SPAC delays $350M merger with stratospheric balloon startup World View – again

Special purpose acquisition firm prepares to acquire stratospheric balloon startup World View The public is now under the official deadline as the shareholders voted to push back the deadline by which it should complete the deal.

World View, founded a decade ago, originally focused on using a fleet of stratospheric balloons to provide space tourism experiences. For the past five years or so, the company has highlighted the opportunity to fill “a critical gap in the remote sensing ecosystem,” as the an investor presentation from January. In that presentation, World View said it has conducted more than 115 stratospheric flights, with current and past customers including NASA, the US Air Force, and the Sierra Nevada Corporation. In that presentation, the company plans to make $17 million in revenue this year on 15 flights, and up to $89 million by 2025 on 65 flights. (World View declined to comment on whether it is on track to hit this year’s target.)

World View announced that it will merge with SPAC Leo Holdings Corp. II in January, and the two companies said they expect to complete the business combination in the second quarter of this year. At the time, World View told investors that Leo had about $47 million in cash it was committed to using to expand its stratospheric flight operations.

But since that date, Leo has continuously extended the date by which the merger must be completed. According to regulatory filings with the Securities and Exchange Commission (SEC), Leo has extended the deadline seven times since announcing the World View deal, and 87.9% of shareholders recently voted to allow eleven more. month extensions – until October 12, 2024 .

Under SEC regulations, SPACs generally have two years to complete the merger with their target company after listing, according to Pitchbook. If the SPAC cannot convince shareholders to approve deadline-extensions, or if options run out, the rules require the SPAC to be liquidated.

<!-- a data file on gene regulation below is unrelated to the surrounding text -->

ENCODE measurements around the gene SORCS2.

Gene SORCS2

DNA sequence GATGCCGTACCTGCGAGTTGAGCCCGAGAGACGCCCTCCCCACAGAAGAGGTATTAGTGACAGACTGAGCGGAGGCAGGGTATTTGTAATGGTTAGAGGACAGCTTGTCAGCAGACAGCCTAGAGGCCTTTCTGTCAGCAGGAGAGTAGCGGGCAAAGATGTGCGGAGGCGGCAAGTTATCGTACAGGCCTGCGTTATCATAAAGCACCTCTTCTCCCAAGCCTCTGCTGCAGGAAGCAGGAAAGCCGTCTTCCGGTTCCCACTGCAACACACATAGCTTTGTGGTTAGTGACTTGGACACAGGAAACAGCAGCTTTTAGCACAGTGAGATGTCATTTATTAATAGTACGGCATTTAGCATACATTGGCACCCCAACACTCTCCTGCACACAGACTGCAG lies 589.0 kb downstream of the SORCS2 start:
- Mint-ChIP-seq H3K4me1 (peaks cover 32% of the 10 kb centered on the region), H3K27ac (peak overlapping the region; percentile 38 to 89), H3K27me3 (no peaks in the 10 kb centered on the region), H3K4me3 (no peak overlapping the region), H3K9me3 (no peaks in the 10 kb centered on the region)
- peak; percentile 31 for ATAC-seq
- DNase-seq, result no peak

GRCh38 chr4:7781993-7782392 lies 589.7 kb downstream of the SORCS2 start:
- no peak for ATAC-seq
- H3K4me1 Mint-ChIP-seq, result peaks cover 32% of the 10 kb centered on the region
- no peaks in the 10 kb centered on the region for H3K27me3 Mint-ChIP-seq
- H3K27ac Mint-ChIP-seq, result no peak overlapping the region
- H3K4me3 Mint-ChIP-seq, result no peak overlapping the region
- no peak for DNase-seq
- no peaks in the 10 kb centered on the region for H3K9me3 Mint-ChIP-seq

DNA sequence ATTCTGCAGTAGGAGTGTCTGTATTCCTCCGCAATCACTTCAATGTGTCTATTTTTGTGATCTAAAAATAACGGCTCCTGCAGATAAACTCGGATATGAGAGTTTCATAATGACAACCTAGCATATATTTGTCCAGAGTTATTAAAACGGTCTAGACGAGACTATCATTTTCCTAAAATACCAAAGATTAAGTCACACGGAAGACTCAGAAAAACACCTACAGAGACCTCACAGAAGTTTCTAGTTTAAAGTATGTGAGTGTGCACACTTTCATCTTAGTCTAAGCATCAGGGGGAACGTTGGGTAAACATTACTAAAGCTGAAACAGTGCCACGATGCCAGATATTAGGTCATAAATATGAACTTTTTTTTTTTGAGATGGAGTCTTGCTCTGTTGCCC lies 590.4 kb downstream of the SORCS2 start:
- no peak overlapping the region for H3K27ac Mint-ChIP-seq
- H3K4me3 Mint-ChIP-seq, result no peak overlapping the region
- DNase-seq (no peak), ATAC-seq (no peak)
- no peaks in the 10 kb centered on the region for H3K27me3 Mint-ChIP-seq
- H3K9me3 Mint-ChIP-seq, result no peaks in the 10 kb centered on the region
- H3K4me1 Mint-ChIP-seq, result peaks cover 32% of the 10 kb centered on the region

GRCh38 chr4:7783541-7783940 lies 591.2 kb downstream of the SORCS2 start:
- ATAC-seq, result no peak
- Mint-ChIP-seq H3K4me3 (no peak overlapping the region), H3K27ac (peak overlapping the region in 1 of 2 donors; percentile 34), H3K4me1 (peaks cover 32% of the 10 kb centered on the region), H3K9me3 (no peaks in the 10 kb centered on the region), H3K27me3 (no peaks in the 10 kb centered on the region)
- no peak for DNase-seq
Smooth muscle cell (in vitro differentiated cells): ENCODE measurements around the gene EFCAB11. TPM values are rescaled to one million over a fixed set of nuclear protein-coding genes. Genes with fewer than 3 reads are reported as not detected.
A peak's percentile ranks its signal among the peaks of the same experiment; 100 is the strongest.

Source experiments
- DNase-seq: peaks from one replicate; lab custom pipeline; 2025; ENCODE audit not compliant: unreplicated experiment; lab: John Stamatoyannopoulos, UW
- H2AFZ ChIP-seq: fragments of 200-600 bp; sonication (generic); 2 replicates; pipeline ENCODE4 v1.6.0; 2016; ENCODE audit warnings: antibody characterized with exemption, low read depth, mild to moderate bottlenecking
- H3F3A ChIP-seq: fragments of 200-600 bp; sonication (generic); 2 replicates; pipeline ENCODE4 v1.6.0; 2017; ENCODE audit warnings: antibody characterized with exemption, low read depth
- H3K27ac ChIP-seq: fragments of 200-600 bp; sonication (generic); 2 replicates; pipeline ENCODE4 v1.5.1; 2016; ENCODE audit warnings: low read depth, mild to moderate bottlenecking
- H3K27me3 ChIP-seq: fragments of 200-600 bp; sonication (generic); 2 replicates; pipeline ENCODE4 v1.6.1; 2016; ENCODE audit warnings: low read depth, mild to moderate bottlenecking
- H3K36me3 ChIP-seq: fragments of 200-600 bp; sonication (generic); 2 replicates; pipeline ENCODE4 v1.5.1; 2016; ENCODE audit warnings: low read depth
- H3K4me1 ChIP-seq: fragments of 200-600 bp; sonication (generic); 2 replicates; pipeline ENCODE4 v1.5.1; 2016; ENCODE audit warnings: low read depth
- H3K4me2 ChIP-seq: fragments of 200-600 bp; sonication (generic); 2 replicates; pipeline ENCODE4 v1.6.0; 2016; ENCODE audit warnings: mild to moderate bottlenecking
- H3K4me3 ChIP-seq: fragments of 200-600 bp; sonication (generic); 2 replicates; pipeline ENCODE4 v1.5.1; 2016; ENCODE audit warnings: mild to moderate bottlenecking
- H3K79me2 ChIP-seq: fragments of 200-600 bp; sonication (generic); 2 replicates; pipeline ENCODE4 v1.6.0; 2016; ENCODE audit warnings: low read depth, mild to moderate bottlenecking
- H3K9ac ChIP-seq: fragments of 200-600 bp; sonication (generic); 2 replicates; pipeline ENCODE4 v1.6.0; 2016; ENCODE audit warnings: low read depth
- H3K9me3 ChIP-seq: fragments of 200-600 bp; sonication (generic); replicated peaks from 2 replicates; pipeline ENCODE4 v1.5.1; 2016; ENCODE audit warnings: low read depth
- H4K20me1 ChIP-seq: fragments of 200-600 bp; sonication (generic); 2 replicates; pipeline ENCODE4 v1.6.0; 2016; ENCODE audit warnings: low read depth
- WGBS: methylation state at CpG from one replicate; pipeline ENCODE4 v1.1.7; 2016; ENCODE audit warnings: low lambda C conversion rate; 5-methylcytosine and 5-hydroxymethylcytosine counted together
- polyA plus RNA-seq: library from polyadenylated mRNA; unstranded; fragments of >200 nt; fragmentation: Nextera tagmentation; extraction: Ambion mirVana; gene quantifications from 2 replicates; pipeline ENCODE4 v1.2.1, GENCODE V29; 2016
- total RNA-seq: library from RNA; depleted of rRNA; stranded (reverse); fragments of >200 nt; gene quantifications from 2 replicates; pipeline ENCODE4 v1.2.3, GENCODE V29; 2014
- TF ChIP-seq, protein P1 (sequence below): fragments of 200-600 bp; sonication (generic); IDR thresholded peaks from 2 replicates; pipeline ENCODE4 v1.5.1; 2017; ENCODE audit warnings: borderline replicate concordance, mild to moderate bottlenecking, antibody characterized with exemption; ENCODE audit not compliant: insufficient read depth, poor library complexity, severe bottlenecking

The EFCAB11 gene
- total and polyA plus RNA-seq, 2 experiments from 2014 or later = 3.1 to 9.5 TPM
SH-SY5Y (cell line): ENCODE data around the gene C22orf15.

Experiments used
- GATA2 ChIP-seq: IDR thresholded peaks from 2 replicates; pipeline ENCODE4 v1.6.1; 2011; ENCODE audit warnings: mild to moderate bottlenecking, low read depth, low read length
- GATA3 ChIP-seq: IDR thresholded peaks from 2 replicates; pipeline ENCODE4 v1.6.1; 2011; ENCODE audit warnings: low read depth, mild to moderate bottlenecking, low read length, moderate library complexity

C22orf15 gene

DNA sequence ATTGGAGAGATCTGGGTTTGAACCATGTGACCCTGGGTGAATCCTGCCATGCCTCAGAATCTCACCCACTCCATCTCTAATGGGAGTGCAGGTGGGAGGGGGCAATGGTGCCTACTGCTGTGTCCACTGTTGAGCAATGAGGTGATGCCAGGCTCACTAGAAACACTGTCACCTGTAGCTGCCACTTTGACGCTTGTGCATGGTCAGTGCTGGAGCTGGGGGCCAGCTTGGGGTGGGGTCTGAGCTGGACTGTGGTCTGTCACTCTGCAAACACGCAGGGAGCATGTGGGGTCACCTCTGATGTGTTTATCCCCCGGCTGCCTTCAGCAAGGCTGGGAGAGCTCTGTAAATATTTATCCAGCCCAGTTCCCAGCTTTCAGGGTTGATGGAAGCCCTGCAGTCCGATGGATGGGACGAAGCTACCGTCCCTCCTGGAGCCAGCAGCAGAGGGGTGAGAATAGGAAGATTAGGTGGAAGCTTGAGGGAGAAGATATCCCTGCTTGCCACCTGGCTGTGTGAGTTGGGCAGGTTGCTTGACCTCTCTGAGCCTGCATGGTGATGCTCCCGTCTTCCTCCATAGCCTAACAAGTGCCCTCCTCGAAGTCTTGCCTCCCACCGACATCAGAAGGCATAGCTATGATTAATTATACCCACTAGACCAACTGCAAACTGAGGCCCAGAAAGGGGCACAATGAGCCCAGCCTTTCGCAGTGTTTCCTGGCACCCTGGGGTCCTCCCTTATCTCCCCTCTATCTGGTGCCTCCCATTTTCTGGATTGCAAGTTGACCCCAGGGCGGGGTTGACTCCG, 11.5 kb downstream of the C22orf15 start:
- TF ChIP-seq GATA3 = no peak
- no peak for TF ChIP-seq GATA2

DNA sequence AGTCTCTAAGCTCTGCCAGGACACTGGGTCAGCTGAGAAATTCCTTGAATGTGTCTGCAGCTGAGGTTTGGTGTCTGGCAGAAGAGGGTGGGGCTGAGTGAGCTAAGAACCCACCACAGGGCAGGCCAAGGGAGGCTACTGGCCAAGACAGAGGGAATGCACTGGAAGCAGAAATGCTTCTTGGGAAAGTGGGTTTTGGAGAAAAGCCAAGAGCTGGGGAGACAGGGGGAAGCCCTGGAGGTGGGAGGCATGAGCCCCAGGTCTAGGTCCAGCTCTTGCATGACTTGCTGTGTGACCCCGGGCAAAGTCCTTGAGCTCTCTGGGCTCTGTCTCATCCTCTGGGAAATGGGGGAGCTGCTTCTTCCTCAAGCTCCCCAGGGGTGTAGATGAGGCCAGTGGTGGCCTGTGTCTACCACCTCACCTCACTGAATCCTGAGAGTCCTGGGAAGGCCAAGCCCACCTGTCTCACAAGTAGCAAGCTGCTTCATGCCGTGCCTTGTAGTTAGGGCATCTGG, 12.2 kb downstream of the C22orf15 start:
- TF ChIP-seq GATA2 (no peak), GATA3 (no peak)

World View declined to comment for this story “due to legal restrictions on material non-public information,” a spokeswoman said. Leo did not respond to TechCrunch’s inquiry by the time of publication.

The blank-check firm faced issues even before the business combination was announced. Regulatory filings show Leo Holdings Corp II raised $375 million in a January 2021 IPO. But two years later, and less than a week before the World View merger was announced, shareholders exercised their right to redeem a staggering $334 million of that amount. The SPAC’s quarterly reports show the loss: as of November 2022, the company reported having $376.6 million on hand; six months later, that number had dropped to just $47.6 million.

Leo isn’t the only SPAC seeing high redemptions; according to SPAC Research, as quoted by Russell Investments, more than 90% of investors generally chose to redeem their shares in the first quarter of 2023. Unfortunately for World View, redemptions continue. In October, shareholders elected to redeem another $6.3 million in shares, leaving the cash-in-trust going to World View to about $43 million.

Dozens of companies enter the public markets by merging with a special purpose acquisition company, a shell or blank-check firm that raises capital through the public markets with the sole purpose of acquisition or merger. of a private company to take it public. The space industry has undergone its own SPAC boom in the past two years, with major companies including Astra, Virgin Orbit, Satellogic, Momentus and several others undergoing their own mergers.

But almost all of them failed miserably in their own financial projects; because of this, many companies’ market caps are only a fraction of their valuation at the time the SPAC is announced. Some are even worse: Virgin Orbit went bankrupt, and Astra looks set to follow suit.

The boom-and-bust pattern is not unique to the space industry; as a result, the SEC proposed imposing stricter rules on SPAC transactions. The data suggests a slowdown in SPAC transaction closings across the board, which could explain at least part of the delay here — but not all of it. According to Mergermarket, the average time between SPAC IPO and merger completion was 22.5 months in the fourth quarter of 2022, compared to just 11.2 months in the fourth quarter of 2021. However, it has been more than 34 months since Leo IPO; if the company cannot complete the transaction, it must return the money to shareholders and liquidate.

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